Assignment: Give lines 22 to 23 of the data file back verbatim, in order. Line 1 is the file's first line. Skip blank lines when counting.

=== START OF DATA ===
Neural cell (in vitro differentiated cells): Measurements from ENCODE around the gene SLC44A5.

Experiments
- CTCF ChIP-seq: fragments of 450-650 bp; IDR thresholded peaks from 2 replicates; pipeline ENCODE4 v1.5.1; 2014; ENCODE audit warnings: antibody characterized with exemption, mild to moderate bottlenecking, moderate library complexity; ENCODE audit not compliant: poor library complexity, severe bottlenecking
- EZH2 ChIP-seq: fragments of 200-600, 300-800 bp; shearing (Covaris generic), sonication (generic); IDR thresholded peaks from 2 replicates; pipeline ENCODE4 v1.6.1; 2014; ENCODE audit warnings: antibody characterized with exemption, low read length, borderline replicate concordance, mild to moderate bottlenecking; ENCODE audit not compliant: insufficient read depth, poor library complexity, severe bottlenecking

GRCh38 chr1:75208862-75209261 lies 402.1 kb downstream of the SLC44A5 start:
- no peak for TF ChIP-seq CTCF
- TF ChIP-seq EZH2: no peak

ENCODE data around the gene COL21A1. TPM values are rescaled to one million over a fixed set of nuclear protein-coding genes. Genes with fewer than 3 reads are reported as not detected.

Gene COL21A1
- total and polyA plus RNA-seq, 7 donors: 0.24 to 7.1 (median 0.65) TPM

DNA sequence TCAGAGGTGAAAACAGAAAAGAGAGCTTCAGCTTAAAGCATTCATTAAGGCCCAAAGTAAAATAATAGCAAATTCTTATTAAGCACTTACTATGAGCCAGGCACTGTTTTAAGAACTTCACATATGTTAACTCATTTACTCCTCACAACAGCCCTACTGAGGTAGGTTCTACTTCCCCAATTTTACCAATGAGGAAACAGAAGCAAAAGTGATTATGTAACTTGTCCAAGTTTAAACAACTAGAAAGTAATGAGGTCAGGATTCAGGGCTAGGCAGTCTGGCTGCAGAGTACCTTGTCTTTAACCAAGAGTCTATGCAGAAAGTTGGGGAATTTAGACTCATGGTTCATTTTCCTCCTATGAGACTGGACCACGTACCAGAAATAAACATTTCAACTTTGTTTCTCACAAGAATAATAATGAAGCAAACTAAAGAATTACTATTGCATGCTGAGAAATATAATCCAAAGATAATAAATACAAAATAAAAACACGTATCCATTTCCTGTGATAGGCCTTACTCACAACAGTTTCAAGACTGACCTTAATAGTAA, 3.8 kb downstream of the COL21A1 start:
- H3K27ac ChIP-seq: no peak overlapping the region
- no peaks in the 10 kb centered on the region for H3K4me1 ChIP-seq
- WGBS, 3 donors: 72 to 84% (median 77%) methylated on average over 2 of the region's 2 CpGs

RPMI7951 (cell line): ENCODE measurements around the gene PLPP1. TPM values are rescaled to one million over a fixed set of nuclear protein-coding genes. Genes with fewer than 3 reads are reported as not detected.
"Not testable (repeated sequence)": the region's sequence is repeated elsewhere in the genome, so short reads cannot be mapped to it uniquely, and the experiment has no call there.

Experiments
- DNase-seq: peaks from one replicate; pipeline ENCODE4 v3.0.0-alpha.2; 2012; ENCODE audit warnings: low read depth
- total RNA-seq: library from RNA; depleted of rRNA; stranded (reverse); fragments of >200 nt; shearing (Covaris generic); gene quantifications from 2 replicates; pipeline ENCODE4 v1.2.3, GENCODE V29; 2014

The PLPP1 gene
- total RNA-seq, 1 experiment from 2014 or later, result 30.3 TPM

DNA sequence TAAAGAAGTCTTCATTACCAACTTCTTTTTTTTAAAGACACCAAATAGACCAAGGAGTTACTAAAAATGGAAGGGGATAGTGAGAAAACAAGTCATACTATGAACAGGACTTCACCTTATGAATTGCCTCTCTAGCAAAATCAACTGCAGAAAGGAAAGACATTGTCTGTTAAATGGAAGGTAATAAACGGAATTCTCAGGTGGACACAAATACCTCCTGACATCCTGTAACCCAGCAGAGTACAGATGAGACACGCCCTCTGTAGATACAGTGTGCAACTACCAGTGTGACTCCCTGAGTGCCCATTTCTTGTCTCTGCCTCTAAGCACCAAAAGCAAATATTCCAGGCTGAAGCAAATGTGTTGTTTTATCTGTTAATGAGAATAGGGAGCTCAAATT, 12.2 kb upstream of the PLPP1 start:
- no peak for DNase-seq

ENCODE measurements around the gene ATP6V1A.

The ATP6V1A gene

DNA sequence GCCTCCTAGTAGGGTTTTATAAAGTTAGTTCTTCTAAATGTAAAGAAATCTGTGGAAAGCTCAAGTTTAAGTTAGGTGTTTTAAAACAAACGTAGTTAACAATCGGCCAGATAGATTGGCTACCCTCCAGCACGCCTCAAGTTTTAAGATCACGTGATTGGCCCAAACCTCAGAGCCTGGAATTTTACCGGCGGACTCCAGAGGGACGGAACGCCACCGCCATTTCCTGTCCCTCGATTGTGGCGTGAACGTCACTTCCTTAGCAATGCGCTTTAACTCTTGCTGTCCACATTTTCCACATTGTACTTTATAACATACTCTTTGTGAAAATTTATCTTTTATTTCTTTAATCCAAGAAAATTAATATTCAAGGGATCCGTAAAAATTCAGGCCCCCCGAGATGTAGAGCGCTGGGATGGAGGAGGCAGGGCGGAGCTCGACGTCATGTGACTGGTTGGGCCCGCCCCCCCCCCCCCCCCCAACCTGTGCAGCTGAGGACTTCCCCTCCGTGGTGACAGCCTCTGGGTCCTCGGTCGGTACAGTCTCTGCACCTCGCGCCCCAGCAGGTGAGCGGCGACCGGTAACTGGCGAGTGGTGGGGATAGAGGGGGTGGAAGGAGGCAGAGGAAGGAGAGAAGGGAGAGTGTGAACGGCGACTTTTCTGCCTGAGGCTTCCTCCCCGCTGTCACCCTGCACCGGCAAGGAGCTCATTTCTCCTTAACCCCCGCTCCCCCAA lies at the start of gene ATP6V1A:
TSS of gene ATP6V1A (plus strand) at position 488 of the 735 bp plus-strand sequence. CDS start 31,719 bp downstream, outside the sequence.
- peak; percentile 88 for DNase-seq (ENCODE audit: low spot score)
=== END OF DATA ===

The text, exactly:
DNA sequence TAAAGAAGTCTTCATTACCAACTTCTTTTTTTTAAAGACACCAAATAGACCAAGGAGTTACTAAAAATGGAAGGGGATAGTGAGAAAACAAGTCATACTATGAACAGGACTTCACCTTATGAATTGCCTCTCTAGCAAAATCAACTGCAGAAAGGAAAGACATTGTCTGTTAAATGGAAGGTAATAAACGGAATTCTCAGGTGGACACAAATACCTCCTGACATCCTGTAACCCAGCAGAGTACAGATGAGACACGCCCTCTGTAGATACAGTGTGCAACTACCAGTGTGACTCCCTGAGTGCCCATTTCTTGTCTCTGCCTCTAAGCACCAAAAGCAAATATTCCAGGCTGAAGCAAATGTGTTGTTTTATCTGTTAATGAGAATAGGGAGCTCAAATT, 12.2 kb upstream of the PLPP1 start:
- no peak for DNase-seq